19. Strength in PartnershipPartners at the Opening Doors Graduation 2009
  20. Partners involved in Opening Doors• Inner East Primary Care Partnership• MonashLink Community Health Service• Whitehorse Community Health• Manningham Community Health• Uniting Care Community Options• Ashburton Support Services• City of Boroondara• Department of Health, Eastern Region• Womens Health East• Department of Planning and Community Development
  21. Competencies developed by working together• Affirmative Competence – a focus on strengths to create vitality;• Expansive competence – challenge conventional practices to stretch in new direction, evoking a set of higher values and ideals to inspire members;• Generative Competence – integrative systems allow members to see the results of their actions, to recognize they are making a contribution and to see progress;• Collaborative Competence – forums where members can engage in dialogue and active . Barrett, F. (1998) cited in Cooperrider et. al (2008) p 205
  22. What was most appreciated about thepartnership?• Shared vision, goal and passion.• Diversity of people involved – different organisations, different roles/levels within organisations, not “representing” their organisations, bringing resources, knowledge, leadership, linking, capacity for all to learn.• Commitment (ongoing) and motivation to achieve real change on the issue of social inclusion.
  23. What kept people most engaged?• Energy, enthusiasm, determination, excitement about what was evolving.• Learning and growth: The different, evolving and developmental nature of the approach of capacity building. The challenge of seeing ideas translate into reality. The growth and learning of individuals from being involved, and the opportunity to use their expertise and networks to address the challenges.• The importance of the issue.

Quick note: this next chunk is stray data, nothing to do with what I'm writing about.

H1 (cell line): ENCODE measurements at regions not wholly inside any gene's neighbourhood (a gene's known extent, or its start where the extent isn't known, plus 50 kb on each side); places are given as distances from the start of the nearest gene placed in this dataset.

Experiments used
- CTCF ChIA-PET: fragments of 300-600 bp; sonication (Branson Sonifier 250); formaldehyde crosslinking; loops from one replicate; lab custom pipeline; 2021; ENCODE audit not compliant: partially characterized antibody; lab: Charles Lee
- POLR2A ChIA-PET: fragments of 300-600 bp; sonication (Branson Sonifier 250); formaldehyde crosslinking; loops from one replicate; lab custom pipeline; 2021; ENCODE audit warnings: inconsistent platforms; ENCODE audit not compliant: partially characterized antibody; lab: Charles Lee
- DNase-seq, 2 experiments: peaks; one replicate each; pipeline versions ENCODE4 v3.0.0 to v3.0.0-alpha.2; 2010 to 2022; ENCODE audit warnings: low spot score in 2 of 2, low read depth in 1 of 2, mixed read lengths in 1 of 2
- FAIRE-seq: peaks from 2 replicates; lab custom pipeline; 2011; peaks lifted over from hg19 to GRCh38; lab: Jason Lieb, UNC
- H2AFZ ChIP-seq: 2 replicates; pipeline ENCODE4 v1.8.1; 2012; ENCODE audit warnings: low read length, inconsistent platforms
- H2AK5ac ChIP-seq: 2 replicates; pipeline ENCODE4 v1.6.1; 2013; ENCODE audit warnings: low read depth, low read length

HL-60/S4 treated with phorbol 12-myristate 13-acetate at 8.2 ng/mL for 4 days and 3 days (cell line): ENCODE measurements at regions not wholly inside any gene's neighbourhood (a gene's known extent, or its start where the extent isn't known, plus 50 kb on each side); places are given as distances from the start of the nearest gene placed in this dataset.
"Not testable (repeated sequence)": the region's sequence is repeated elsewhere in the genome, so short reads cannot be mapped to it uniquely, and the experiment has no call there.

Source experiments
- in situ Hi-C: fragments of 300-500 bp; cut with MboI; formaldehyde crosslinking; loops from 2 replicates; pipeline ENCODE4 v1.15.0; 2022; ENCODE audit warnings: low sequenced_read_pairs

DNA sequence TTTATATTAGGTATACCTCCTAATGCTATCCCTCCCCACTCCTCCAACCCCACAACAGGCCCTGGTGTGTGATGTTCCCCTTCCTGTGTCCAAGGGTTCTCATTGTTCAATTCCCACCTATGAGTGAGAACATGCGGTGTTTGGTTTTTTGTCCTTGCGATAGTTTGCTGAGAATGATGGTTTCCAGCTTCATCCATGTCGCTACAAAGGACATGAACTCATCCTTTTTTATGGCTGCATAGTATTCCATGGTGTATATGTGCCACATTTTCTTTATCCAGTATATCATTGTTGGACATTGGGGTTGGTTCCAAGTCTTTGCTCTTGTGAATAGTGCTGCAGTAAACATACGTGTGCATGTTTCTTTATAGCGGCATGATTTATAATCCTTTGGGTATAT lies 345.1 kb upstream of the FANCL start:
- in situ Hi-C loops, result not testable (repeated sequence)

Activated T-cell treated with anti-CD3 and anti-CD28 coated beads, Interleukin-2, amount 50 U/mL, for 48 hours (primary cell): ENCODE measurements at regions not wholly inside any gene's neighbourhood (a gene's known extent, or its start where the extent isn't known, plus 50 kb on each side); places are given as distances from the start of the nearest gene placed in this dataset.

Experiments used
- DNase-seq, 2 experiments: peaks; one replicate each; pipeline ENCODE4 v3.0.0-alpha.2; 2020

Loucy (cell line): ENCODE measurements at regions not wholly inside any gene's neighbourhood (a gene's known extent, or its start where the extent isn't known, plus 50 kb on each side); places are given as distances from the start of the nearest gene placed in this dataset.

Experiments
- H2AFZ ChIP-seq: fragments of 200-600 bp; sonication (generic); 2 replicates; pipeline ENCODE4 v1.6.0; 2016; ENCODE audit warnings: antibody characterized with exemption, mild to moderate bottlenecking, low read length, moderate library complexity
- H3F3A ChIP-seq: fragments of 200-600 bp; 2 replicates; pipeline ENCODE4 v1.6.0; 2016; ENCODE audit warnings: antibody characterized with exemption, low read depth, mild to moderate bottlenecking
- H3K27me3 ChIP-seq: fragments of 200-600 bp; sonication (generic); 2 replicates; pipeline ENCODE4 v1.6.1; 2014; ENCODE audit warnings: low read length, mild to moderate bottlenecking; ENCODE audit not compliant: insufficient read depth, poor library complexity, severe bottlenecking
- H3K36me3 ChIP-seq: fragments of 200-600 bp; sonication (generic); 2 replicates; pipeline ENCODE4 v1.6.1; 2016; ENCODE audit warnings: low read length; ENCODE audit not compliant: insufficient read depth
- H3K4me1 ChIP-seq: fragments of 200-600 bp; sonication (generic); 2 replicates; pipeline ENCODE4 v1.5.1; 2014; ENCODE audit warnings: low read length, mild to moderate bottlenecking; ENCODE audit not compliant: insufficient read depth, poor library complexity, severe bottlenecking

24. Achievements•Making the projects happen!•Using a new approach to the issue•The partnership itself•The outcomes and impacts of the projects
  25. Key success factors• Perceived social value of the initiative• Common vision and goals• Diverse contributions• Structures to manage the partnership• Relationships• Roles• Time
  26. Quotes from partners“Partners were prepared to work together and changedirection when they could see that the project wouldbenefit from this” “Be prepared for the long haul”“A diversity of views leads to a better outcome”
  27. GreatestAchievementThe Graduation“…confidence buildingof the students whowill continue tocontribute. They havebeen skilled up on along-term basis andempowered to usethese skills. Fantastic Graduation 2010model!”
  28. Community BenefitParticipants Community ProjectsIncreased leadership Actively working toknowledge, skills and strengthen communityconfidence to engage with connectedness and reducecommunities. social isolation in local neighbourhoods.
  29. Quote from an Opening Doors Participant “Opening Doors has challenged many of my beliefsystems. Through its many unique experiences I now see and experience our world and myself differently.Where I saw hopelessness, weakness, deficiencies andindifference I now see beauty, strengths, potential andpassion. I step forward now, empowered and hopeful.”
  30. Quotes from participants“Honestly, it’s made a huge difference in my life…in fact life changing.I think doing this course has opened my eyes to what’s possible andgiven me renewed faith in others…especially myself. I have moreconfidence and faith in my abilities and that’s a big shift.” MikeOpening Doors gave me insight into how I can contribute. It helped meto focus on my strengths and see a different way to attract people tobecome involved. BunnaryI learnt a lot from that program, most importantly how to listen. MargaretI have learnt that a lot can be achieved with a small beginning. If wehave a simple idea, a clear vision, along with persistence anddetermination, anything is possible. Linda
  32. Resources
  33. QUESTIONS? Find us on facebookEmail:
  34. Sponsors of theManninghamCommunity HealthService